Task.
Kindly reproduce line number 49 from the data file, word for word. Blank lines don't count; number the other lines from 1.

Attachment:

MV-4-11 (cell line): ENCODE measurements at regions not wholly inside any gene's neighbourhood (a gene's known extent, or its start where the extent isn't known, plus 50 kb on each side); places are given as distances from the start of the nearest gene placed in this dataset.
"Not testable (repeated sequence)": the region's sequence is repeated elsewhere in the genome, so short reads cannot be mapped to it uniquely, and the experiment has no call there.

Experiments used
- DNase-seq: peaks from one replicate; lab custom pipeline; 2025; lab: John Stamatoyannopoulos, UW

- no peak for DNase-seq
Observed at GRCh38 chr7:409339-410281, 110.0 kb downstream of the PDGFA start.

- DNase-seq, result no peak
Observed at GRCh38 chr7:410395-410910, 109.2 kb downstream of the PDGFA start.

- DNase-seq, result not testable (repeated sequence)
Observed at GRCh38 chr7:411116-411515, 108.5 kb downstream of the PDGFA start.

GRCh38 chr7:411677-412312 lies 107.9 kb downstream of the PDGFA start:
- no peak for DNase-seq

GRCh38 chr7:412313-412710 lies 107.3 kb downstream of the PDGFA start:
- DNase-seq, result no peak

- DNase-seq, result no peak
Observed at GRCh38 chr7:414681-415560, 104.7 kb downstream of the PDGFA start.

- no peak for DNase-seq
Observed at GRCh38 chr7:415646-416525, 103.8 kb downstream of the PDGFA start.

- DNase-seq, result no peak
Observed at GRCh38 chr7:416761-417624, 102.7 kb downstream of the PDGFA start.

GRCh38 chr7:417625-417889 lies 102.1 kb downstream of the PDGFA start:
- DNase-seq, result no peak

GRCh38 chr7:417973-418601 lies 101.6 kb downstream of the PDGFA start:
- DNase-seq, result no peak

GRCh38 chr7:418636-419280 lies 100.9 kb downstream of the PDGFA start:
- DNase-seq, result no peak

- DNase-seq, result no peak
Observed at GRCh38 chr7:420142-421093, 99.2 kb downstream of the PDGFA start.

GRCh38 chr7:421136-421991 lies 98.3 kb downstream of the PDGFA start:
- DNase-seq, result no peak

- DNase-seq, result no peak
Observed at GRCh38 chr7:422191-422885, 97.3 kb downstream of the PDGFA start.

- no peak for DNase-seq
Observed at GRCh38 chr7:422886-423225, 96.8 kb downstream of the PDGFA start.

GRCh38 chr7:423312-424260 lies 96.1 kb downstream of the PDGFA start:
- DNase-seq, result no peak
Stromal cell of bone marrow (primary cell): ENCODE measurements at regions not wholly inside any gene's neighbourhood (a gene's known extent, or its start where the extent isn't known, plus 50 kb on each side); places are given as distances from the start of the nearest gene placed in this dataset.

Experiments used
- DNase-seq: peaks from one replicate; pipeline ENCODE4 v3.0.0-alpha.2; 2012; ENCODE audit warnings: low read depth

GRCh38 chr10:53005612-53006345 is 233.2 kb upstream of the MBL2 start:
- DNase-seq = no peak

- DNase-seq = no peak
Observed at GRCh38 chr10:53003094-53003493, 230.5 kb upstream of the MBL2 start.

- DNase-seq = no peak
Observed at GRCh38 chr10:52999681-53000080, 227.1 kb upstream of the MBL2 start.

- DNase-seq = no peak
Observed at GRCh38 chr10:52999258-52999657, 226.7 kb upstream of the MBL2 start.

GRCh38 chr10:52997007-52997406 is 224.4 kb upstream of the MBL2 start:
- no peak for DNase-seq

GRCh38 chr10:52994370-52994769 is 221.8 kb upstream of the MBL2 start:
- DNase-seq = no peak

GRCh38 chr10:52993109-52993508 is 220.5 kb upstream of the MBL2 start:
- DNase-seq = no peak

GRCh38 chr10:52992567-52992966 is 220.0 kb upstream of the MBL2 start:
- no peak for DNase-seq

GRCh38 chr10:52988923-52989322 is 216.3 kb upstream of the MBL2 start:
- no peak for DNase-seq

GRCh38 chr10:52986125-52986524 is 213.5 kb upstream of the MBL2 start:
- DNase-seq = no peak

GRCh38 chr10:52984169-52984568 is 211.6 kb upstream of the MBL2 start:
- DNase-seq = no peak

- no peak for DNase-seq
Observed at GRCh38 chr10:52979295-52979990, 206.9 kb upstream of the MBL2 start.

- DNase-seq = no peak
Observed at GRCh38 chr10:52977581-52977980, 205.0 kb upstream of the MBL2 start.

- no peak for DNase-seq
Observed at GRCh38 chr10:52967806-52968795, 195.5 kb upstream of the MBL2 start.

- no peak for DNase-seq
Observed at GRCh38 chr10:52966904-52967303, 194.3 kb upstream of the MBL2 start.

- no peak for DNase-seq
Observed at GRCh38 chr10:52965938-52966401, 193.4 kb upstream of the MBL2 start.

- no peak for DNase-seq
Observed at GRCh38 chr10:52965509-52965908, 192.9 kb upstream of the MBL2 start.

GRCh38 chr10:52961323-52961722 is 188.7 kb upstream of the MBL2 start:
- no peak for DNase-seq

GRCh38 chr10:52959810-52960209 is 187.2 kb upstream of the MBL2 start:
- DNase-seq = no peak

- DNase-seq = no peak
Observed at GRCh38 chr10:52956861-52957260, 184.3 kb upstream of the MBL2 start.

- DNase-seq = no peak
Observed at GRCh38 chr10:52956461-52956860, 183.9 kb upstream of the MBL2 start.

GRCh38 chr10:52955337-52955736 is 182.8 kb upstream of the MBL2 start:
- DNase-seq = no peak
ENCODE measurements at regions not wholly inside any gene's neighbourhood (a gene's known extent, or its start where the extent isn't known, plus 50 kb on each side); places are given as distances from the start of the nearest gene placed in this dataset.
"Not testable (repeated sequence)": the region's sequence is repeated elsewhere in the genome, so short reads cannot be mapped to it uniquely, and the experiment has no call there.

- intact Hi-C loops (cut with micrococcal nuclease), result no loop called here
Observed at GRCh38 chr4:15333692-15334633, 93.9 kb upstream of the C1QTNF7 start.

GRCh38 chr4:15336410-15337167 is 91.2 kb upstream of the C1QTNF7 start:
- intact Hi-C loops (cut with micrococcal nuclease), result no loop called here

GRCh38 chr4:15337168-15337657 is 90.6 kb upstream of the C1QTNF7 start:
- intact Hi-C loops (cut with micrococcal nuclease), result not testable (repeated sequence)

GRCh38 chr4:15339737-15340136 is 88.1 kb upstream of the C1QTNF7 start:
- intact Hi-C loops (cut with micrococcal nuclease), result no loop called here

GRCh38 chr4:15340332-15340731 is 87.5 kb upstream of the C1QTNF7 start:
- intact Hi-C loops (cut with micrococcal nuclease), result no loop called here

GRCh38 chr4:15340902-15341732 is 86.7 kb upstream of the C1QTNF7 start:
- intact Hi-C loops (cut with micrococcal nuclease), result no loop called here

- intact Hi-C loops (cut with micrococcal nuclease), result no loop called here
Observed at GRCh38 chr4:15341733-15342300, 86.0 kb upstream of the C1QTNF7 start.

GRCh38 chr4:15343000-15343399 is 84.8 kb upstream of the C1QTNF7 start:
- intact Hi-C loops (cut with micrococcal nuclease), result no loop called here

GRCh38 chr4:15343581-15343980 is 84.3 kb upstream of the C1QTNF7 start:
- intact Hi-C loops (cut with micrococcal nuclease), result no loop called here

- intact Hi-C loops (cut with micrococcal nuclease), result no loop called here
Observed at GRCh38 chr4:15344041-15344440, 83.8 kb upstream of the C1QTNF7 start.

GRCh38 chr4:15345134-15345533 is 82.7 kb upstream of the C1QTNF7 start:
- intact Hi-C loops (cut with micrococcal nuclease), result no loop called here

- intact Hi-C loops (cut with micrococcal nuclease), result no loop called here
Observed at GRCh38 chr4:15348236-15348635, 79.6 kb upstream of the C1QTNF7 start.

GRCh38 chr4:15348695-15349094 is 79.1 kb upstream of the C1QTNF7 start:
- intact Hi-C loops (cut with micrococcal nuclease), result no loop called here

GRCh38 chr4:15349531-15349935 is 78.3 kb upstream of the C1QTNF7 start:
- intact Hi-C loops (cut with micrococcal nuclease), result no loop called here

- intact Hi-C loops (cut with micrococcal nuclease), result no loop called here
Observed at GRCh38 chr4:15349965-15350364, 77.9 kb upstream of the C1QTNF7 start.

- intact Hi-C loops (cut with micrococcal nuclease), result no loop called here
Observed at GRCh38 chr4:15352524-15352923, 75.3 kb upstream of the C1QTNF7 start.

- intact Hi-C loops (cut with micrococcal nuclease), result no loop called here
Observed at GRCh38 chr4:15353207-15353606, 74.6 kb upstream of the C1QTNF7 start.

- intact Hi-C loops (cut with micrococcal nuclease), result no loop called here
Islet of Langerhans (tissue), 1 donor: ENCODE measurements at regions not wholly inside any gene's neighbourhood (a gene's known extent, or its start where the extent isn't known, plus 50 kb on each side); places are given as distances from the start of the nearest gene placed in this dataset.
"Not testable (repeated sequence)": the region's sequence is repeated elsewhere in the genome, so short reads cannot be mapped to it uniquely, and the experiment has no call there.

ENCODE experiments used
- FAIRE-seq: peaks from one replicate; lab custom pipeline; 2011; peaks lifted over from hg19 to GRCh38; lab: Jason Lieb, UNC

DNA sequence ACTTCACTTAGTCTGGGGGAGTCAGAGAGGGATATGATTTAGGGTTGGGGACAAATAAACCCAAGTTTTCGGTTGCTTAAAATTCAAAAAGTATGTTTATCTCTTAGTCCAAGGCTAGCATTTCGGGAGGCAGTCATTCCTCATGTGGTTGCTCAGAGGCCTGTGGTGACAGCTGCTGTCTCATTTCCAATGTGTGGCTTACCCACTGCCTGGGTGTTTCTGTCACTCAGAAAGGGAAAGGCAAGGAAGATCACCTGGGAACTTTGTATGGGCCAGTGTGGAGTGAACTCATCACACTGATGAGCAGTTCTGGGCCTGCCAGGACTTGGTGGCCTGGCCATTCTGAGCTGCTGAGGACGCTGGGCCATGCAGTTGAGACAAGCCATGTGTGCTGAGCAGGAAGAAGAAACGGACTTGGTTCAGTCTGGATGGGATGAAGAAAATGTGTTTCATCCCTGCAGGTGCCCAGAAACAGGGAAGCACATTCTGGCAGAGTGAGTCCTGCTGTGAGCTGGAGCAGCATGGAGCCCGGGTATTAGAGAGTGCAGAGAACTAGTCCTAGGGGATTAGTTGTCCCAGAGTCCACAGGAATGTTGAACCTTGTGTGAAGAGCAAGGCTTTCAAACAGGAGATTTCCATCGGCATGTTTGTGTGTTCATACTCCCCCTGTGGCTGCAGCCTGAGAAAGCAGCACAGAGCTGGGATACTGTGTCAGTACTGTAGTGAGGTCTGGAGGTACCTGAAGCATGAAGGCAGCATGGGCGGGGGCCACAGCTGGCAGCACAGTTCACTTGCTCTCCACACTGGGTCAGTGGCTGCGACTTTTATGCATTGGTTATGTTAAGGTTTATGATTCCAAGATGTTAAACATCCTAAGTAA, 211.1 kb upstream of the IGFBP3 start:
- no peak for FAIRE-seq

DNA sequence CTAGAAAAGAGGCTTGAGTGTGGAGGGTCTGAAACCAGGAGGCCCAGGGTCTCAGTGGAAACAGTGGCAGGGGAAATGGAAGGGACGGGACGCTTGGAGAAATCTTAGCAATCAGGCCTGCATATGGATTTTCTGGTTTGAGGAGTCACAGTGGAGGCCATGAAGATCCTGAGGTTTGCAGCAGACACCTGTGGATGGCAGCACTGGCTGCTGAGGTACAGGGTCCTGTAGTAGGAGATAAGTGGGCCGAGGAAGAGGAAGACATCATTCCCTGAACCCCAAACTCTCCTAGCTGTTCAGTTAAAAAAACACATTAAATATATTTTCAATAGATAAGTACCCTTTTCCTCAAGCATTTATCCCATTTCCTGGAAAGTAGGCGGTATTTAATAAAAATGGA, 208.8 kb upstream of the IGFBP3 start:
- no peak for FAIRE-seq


- no peak for DNase-seq